The Guardian also suggests that the British are closely aligned with the Fadhila party and its governor, Mohammed al-Waeli:
Nasaif Jassem, a city councillor for the Fadhila party that controls the governorship and the oil industry in Basra, was critical of Iranian interference. Fadhila, widely seen as backed by the British, split from the main Shia alliance in Baghdad…
Meanwhile, all of the key US-backed Shiite political forces are united in trying to oust the Fadhila-backed provincial governor of Basra. The Associated Press reports:
Two-thirds of the members of the Basra provincial council signed a statement Saturday declaring they have no confidence in the governor of the oil-rich province and asked parliament to remove him, a local official said…
Twenty-seven council members, or two-thirds, signed the statement and sent it to the parliamentary committee on provincial affairs, the official said…
The document was signed by the members of the Basra Islamic List, an alliance of Shiite parties opposed to Fadhila, and eight members of the Center Bloc.
The Basra Islamic List includes the Sadrist Movement of anti-U.S. cleric Muqtada al-Sadr, the Supreme Council for the Islamic Revolution in Iraq, the Badr Organization, the Master of All Martyrs Movement and Hezbollah. The List holds 19 of the 41 provincial council seats, while Fadhila has 12.
Doesn’t this suggest that the US and the UK are backing opposing sides in the “Shiite civil war” for control of southern Iraq?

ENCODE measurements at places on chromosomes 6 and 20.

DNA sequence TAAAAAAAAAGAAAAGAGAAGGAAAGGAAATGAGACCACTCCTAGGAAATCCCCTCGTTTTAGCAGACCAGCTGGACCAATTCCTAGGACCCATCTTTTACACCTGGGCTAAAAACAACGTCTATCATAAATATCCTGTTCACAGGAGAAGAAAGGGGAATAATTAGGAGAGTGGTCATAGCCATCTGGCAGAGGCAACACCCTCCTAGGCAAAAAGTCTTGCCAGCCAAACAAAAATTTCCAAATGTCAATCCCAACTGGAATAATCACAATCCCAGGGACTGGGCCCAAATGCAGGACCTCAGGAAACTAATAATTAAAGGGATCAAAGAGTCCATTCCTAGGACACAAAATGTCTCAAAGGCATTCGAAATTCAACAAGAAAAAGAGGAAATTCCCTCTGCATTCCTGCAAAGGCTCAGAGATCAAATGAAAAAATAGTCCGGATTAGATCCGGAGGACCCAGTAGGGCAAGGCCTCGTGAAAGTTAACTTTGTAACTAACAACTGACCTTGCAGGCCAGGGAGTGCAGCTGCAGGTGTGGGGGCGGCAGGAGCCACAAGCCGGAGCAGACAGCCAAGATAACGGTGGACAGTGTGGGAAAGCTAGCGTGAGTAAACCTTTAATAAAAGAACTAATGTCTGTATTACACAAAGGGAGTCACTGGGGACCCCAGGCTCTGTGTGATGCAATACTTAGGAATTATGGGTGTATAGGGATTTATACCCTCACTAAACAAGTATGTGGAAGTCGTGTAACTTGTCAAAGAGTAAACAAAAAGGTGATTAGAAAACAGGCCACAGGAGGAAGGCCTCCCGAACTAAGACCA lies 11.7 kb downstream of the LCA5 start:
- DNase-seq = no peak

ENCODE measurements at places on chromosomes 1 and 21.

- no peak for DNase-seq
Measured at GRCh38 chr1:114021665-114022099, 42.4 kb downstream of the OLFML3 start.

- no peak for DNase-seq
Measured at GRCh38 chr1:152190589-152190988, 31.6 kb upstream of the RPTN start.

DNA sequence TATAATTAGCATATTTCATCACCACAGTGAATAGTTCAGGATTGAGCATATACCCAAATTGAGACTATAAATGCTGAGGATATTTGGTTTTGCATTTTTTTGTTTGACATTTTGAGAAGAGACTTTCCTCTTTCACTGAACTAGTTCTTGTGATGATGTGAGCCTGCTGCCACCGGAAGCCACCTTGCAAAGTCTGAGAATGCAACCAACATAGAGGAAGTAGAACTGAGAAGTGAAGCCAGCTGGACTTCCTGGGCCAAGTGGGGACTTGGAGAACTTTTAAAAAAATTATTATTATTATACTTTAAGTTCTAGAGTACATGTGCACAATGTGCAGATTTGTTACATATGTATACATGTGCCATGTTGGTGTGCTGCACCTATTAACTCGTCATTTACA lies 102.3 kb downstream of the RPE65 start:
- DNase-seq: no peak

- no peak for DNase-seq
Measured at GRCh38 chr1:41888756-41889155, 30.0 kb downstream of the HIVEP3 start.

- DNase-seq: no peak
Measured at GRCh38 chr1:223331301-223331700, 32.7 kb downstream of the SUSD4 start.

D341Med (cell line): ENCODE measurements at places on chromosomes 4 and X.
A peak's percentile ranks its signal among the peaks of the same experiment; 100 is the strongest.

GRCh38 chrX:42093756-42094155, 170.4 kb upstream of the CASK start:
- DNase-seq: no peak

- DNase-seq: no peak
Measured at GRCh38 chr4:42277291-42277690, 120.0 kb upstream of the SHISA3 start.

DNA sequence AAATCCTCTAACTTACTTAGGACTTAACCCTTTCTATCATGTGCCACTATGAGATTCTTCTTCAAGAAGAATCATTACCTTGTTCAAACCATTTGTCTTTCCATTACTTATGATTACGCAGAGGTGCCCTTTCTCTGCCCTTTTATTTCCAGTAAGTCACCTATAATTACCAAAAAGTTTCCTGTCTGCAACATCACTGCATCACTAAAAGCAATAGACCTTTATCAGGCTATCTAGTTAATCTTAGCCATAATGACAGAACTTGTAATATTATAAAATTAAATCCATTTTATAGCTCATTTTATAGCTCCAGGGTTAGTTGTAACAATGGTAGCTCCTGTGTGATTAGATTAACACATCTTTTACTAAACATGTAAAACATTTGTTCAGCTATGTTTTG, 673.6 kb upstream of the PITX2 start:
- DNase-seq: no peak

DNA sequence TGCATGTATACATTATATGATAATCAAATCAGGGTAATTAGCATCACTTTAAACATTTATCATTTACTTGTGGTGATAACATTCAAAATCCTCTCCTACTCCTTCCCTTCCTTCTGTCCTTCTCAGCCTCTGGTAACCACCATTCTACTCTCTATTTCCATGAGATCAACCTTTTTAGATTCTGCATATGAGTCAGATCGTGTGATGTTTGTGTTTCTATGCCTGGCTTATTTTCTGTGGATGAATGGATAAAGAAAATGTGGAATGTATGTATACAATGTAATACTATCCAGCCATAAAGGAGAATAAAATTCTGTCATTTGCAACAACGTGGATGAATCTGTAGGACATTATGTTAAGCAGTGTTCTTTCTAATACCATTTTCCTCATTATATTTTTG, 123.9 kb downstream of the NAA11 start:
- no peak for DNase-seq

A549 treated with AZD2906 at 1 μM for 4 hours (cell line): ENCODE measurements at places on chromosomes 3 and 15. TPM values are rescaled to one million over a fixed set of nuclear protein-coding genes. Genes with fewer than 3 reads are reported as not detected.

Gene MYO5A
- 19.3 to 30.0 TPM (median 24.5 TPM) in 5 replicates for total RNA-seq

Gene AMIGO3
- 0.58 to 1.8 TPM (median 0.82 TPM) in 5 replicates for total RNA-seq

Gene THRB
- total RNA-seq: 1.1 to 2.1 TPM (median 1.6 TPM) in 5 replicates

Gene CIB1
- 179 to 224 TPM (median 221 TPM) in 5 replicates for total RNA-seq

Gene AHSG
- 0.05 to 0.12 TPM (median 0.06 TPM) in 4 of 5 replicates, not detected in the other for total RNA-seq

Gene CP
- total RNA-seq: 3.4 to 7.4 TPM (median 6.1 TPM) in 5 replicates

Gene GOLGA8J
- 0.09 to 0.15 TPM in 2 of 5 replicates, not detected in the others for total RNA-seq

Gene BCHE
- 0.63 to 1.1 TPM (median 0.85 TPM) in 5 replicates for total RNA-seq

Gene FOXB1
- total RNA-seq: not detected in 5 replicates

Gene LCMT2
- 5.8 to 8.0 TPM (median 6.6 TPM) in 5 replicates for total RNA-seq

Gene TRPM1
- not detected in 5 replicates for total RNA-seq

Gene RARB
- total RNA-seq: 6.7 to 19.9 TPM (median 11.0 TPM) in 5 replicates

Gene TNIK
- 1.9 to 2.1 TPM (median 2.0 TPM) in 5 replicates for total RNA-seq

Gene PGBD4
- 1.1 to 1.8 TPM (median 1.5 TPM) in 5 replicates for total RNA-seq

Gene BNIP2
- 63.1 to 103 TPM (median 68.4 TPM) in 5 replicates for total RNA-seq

And, insofar as British forces are widely viewed as being chased out of Basra, is it too much to suggest that the US is “gently” showing the British the door?
All power to the Sadrists! Sunnis suck!
Iraqi society is undergoing a highly complex transition from the rigidly hierarchical and thus relatively simple (in the sense of structure and process) society of the Saddam era to something different. When a society is in the midst of such a transition, actors’ roles and institutional structures are fragile, so interventions are likely to have unforeseen consequences. Aggressive interventions—i.e., the use of massive force or the exercise of force in “final” ways, such as killing leaders or disrupting organizations—are particularly likely to produce unintended results.
The various portrayals of Abu Qader, killed last week in Basra, are instructive. He was a “criminal leader” involved in “weapons trafficking” but yet “known for instilling restraint in his men” and trying to “stabilize” Basra. If the purpose of killing him was to bring order to Basra, it is not at all clear that his killers thought this through very carefully.
Abu Qader’s death aggravates and leaves unresolved a host of issues: where do “his men” and their families now turn and what lessons about their behavior are they now to learn? What kind of leader is likely to fill the power vacuum he leaves behind? Was his group providing any sort of local security or perhaps providing social services to the community? How will his death affect the behavior of local militias in competition with him?
Both locally, in Basra, and nationally, it remains to be seen what repercussions will ensue from this crude intervention in the delicate process of socio-political transition. Multiply such “interventions” throughout Iraq, and one begins to understand why events there are so out-of-control.